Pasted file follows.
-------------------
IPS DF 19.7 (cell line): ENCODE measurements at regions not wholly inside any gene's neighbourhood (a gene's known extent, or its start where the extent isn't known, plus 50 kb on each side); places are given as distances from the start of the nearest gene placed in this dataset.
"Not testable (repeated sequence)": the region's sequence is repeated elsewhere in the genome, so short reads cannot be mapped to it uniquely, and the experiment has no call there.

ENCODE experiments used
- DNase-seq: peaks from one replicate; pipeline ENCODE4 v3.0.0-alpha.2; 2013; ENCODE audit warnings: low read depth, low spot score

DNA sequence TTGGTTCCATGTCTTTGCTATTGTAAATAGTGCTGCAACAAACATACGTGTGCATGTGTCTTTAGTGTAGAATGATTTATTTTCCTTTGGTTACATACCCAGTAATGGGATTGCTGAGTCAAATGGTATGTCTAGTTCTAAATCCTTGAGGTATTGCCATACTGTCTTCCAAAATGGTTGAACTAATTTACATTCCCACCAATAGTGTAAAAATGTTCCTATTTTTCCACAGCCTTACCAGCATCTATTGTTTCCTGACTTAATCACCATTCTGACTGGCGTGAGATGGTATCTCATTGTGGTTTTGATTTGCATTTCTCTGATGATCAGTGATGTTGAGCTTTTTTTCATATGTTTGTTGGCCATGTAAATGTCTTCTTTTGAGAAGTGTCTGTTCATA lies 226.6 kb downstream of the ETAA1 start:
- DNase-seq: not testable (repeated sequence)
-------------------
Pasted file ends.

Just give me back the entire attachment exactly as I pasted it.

IPS DF 19.7 (cell line): ENCODE measurements at regions not wholly inside any gene's neighbourhood (a gene's known extent, or its start where the extent isn't known, plus 50 kb on each side); places are given as distances from the start of the nearest gene placed in this dataset.
"Not testable (repeated sequence)": the region's sequence is repeated elsewhere in the genome, so short reads cannot be mapped to it uniquely, and the experiment has no call there.

ENCODE experiments used
- DNase-seq: peaks from one replicate; pipeline ENCODE4 v3.0.0-alpha.2; 2013; ENCODE audit warnings: low read depth, low spot score

DNA sequence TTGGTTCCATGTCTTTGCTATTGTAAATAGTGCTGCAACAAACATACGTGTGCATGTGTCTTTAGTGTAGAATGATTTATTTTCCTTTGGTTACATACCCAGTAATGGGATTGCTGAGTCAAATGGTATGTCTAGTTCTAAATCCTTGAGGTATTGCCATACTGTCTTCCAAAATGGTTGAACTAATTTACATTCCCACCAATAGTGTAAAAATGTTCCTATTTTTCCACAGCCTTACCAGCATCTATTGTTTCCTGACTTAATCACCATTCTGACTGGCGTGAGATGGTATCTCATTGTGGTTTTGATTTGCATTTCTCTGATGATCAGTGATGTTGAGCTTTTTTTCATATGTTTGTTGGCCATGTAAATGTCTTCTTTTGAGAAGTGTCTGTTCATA lies 226.6 kb downstream of the ETAA1 start:
- DNase-seq: not testable (repeated sequence)